By the time you get to your financial planning activities, you have no doubt already started the process of drawing together your start-up costs.
This activity draws those costs together in one place and that cost in a such a way that you can see where those costs will come from – or what your short fall is if you don’t have enough saved.
But lets start with table 1 – Start-Up Costs
If you have followed along with Business Planning workshops 1-3, go back to your notes and gather those figures altogether to add to the first Start-Up Budget table.
Use this table to itemise all the costs you need to account for to get your doors open on Day 1. Add as many lines under each category as you need.
You can recreate this table as a spreadsheet if you wish to aid arithmetic or download a pdf of the table in the notes here: Start Up Costs
If you’re not sure whether or not it is a start-up item, ask youself if it’s necessary for day 1 ie if you don’t have it, can you still open your doors.
Items should be added as follows:
- Legislative/Insurance Costs: Licenses, annual insurance, memberships, etc. If, instead of paying insurance in an annual lump sum, you are going to break it into monthly payments, do not add it here, Instead, include it in your monthly operations costs and include it in the last item of this table.
- Staffing Costs: One-off training costs, uniforms, etc. (not ongoing wages)
- Capital Item Costs: Any large item including vehicle, furniture, technology.
- Start Up Production Costs: Items related to producing your services or products, can include admin, inventory, etc.
- Facility Renovation Costs: For lease-hold or owned premises where internal renovations are required. Includes, fixed shelving, lights, security, etc.
- Start-up Marketing Costs: All costs related to start up marketing activities. May include websites costs, initial marketing materials, etc.
- Other One-Off Costs: Anything not covered in the other sections. For example, you may need to pay a large deposit on a lease-owned premises. The monthly rent will be included in Operating Costs, but you could put the deposit amount here.
- 3-9 Months of Operating Costs: Depending on your comfort level, calculate how much you will need to keep the doors open and the lights on for the first 3-9 months of business. There is likely to be a monthly cost which you can multiply by the number of months that keeps you feeling comfortable. My suggestion is to leave this line item until after you have completed the cashflow forecasts activity as then you can transpose those figures directly into this table.
Note 1: For any items you will be bringing to the business, you have a choice to include in this table or not include. If you are including items you already have and have paid for, add a line for that item and state it’s current value. In the next time, we’ll account for it as monies you have already invested.
Note2 : If you are bringing any large capital items with you from a preceding business or your personal items, consult an accountant to decide how best to account for them longer term in your Financial Statements and Tax Returns.
Now, let’s move on to the Source of Funds table.
The source of funds table is literally a snap shot of how you will pay to start up your business. Banks and financial institutions will want to see it, as will partners who are considering jumping on board with the business.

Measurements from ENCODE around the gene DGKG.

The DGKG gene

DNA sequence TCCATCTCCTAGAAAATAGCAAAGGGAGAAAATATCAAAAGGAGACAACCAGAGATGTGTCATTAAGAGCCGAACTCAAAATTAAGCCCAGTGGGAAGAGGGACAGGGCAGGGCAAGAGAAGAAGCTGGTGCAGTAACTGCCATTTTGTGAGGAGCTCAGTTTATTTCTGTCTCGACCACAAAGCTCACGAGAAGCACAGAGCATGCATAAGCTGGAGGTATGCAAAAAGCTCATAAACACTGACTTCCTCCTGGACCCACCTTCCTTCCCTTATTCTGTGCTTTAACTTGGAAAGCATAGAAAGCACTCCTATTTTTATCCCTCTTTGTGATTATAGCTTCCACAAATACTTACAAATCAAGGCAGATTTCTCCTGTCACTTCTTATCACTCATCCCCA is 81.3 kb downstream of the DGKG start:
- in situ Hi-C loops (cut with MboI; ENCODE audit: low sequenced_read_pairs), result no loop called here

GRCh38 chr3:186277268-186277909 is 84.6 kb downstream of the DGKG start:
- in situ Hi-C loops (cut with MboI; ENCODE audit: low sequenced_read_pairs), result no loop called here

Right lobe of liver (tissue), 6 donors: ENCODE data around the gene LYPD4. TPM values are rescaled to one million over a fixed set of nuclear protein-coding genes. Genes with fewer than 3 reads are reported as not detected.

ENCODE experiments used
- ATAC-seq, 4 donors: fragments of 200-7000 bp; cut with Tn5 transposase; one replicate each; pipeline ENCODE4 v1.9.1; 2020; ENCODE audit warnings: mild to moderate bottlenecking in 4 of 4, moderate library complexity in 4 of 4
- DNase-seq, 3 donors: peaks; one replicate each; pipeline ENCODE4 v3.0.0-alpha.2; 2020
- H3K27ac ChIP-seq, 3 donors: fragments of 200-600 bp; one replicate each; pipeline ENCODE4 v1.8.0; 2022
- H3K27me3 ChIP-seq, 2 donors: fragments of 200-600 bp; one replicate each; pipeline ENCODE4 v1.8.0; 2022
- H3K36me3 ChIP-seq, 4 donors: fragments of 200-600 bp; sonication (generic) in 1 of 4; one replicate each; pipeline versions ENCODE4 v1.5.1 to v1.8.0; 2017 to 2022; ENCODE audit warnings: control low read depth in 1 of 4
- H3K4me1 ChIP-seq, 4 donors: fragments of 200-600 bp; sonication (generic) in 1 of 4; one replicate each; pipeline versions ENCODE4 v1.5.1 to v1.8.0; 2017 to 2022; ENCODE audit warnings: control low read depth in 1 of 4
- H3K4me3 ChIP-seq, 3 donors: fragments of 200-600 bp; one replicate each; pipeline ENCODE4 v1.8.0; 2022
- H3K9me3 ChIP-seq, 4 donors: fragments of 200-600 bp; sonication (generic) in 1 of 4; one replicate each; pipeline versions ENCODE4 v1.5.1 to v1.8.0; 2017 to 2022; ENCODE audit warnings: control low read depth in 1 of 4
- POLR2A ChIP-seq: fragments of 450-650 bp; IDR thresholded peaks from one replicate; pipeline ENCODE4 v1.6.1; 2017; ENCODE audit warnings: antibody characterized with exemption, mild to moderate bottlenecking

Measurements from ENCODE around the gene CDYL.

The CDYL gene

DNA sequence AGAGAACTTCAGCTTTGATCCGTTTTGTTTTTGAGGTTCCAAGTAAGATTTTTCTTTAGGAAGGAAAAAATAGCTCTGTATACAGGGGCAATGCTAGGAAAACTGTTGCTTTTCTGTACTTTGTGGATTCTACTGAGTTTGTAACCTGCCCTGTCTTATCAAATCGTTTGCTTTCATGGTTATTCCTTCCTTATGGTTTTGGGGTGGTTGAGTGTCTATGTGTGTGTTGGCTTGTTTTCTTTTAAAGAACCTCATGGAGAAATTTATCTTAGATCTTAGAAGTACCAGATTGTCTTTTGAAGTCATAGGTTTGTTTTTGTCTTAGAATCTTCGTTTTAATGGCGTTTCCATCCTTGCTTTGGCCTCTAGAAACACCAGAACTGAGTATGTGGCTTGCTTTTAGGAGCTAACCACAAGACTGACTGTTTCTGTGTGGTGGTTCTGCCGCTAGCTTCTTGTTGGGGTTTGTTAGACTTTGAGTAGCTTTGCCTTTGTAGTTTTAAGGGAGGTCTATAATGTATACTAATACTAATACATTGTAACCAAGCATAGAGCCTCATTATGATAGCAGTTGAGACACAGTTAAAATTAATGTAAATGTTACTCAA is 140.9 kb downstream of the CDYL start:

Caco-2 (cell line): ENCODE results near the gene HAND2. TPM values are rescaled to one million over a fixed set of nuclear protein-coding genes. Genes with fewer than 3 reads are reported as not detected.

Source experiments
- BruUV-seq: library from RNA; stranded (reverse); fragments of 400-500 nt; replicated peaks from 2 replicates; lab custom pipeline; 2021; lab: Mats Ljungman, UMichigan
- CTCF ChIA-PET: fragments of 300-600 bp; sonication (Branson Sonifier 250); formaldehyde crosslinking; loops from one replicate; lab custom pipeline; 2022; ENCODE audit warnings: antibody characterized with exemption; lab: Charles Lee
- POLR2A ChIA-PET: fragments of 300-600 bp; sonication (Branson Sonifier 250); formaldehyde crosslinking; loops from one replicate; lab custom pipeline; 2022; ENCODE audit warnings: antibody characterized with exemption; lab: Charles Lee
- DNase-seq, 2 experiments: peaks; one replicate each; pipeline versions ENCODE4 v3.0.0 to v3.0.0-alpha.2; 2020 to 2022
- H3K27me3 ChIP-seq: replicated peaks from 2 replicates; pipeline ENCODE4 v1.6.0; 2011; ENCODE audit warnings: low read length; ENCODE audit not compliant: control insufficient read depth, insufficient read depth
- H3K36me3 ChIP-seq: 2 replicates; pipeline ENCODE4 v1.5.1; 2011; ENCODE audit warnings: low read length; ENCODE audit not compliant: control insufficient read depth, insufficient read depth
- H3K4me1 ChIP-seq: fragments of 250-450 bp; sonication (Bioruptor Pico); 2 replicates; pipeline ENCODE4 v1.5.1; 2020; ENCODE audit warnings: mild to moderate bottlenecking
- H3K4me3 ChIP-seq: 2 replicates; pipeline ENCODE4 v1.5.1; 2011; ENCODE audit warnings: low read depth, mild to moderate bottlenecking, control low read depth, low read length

- You can recreate this table as a spreadsheet if you wish to aid arithmetic or download a pdf of the table in the notes below: Source of Funds (1)
- Even if you are not looking for funding, it’s a good idea to create the table to double-check you have the funds ready.
- Create as many lines as you need under the different categories.
- If your Business Plan is a still a work in progress, and you are using this table to work out how much of a loan or cash or grant you will need to ask for, leave this blank for now.
Items should be added as follows:
- Traditional Financial Institution eg bank loan, credit union, Line Of Credit : Write the name of the organisation that is providing the funds and the amount they are providing. Non-Traditional Financial Source eg not-for-profit loan or grant: Write the name of the organisation that is providing the funds and the amount they are providing.
- Personal Investment: Create a line for each subgroup cash, savings, and existing assets and put a total amount next to each in the final column. If you have existing assets you are bringing to the business, and which will be solely for business use moving forward, list the current value of that asset here*
- Other eg family loan or investment, partner investment etc: These are the monies other people are providing to you for your business start up.
* As before, consult an accountant about how to account for these existing assets moving forward within your financial reports and to the tax office.
Once you have a total Source of Funds, you can look to see whether your start up funds are already covered, or whether you will have to consider a loan, digging further into your savings, or making some reductions elsewhere such as in the scope of your business in order to reduce your start up costs.
So now you know how much it will cost to start up your business and where the funds will come from, it’s time to look ahead and estimate how your business will perform over the next 1-3 years.
See you in the next video.